Tuesday, February 05, 2013


I was reading Paul Graham's book "Hackers and painters" last week; whilst the early chapters were interesting, the later chapters became more dogmatic. Probably I work in an environment which is beneath contempt - Windows/Delphi/Firebird - which explains why my mind is closed to the beautiful concepts espoused by Mr Graham.

On Friday, during my weekly meeting with the Occupational Psychologist (OP), we were talking about priorities and she said that her immediate priority was to deal with salaries (the meeting took place on Feb 1). Her current method of operation is to go into the screen in the management program which displays all the meetings, projects, expenses and work hours recorded for all the therapists, create a Word file of this data (the program does this automatically), check the data in the file, make corrections and then send individual Word files to each of the therapists, fishing for comments.

Suddenly a light bulb lit in my brain. My immediate reference was to the chapter in Graham's book about leverage; the OP didn't seem to be too familiar with the concept. I explained that I had come across the term primarily in my financial studies, using the example of the Israeli 'tycoon'  Ilan Ben Dov, who borrowed money at an interest rate of (say) 5% in order to buy a controlling share in the national telephone company, Bezek, which should have returned money at (say) 8%. Unfortunately, the bottom fell out of the telecommunications market about a year ago and as a result, his investment was returning only (say) 4%.

What is the relevance here? I spent a few illuminating weeks (that's a good euphemism) learning how to send Hebrew emails with attachments; we could leverage that knowledge so that the program could send those individual Word files automatically to the therapists!

I would like to say that the implementation of this idea was simple but it turned out to be more complicated than I had expected. The existing implementation leaves the Word file open on the screen (in Word, obviously), waiting for the user to do something with it (like posting the file), whereas I needed a file saved in the file system which I could then use as an attachment. Eventually I solved all the problems, thus allowing those Word files to be sent automatically.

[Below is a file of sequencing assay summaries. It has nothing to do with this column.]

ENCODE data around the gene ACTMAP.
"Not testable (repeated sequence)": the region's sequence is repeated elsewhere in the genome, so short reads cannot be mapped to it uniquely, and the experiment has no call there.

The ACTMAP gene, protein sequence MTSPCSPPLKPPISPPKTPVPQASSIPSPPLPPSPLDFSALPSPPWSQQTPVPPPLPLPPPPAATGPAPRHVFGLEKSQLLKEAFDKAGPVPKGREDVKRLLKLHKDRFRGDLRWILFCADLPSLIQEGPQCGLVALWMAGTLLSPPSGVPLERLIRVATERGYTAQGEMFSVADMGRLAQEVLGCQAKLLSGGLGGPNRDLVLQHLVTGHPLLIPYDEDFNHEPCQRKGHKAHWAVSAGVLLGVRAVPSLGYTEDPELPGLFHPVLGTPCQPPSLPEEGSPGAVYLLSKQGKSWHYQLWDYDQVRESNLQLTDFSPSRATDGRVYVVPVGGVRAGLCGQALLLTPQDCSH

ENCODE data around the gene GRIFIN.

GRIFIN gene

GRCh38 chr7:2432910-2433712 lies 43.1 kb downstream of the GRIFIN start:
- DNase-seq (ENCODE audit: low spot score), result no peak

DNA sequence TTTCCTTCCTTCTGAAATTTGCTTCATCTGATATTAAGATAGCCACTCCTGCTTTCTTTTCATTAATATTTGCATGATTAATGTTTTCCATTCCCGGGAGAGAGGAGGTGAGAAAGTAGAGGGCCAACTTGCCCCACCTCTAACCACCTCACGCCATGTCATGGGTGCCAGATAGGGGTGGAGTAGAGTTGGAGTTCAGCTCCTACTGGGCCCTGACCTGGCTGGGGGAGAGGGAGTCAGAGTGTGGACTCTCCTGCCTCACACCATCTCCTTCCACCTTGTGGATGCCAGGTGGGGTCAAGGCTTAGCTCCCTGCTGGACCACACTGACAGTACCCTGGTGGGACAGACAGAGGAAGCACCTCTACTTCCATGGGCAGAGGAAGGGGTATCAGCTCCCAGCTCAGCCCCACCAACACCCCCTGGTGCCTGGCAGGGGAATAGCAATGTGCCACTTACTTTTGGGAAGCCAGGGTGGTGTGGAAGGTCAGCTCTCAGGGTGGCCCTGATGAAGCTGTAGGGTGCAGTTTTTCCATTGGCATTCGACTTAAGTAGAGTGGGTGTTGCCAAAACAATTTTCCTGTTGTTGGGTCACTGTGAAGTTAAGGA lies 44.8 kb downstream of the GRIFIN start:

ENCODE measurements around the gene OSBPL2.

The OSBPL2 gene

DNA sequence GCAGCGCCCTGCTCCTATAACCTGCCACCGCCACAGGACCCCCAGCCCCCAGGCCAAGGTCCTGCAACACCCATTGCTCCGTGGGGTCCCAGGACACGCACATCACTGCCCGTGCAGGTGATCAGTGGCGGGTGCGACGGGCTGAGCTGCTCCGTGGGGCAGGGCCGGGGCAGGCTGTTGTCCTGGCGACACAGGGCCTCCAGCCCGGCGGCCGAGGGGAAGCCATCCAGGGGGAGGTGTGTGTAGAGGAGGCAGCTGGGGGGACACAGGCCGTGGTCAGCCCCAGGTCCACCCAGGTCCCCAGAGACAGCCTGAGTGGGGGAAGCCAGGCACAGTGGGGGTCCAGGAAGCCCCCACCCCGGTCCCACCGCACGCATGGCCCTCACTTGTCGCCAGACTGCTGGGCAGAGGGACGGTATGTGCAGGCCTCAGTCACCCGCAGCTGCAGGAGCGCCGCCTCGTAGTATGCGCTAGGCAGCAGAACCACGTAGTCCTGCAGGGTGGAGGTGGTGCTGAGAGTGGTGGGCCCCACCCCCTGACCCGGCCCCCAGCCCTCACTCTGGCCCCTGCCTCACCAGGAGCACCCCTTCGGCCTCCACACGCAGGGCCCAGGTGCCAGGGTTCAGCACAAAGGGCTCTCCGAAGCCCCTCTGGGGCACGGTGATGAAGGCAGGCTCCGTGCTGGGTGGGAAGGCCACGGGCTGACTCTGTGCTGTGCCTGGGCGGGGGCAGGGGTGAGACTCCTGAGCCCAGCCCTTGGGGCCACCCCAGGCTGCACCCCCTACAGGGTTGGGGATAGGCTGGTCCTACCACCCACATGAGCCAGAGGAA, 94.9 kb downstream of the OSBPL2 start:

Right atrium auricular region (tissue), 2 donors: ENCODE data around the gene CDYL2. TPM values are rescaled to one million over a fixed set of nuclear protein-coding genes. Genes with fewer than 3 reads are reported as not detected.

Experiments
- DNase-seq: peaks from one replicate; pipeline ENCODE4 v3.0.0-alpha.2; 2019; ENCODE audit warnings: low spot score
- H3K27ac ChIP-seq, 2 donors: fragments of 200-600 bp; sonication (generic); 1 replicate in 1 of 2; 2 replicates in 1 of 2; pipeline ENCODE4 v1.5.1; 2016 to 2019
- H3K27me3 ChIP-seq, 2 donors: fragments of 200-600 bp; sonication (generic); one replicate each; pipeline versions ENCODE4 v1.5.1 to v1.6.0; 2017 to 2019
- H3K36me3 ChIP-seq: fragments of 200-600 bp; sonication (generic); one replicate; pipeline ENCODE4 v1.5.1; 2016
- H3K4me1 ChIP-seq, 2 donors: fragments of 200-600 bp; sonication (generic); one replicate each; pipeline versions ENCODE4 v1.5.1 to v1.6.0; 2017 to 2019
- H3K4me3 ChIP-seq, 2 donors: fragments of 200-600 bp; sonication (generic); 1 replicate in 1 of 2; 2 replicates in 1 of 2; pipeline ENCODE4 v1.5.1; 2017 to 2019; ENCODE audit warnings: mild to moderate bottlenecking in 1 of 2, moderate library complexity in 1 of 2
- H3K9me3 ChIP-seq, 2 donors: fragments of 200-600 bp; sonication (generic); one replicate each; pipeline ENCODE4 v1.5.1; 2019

But knowing the OP, I was sure that she would want to keep a record, not only of to whom such files were sent but also the contents of the files. As I wasn't prepared to keep the Word files, let alone store them in the database, some thinking was required. I'm not too sure where the idea came from, but it occurred to me that I could create the data as HTML and save that in the database. A first attempt took the Word file and saved it as HTML (thus moving from a proprietary format to an open one); this caused the resulting file to be twice the size of the original file (expanding a 20KB file to 40KB, if not more)! Word creates extremely verbose HTML.

It then became clear that my program would have to create its own HTML code and then either display it on the screen (which required saving it to file first) or inserting it into the HTML text (that sounds like an oxymoron) of an email. It took a few hours to create the initial HTML report, but I am pleased to say that the Delphi code which does this is much cleaner than the corresponding code needed to create the Word version, and the resulting HTML file's size is only 2KB as opposed to 20KB (this was after tuning the HTML code itself)!

After a few more hours of fiddling around (in which I discovered that my demo version was freeing a stringlist more often than the stringlist was created, thus causing memory violations), I finally achieved a professional version which creates the data, displays it and optionally sends it by email (I used a multi-select dbgrid for this). If an email is sent, an entry is made in the appropriate table in the database and the HTML code is saved. A few more minutes work, and this saved HTML could be retrieved from the database and displayed. This will be useful if we want to see what were the contents of the email sent to therapist A on 01/03/13. For this, I used leverage again: there already exists in the program a form which contains an HTML browser, so I didn't have to create yet another browser form in the program.

The next stage in the leverage chain is to take my new found knowledge of HTML tables and use it in a different program. I wrote one called 'Inspector', which as its name suggests, inspects files, specifically those created by the OP's flagship exam. The current display is ok but could be improved, and it occurred to me that the visual improvement would come about by using HTML to display whatever has to be displayed instead of a list view.

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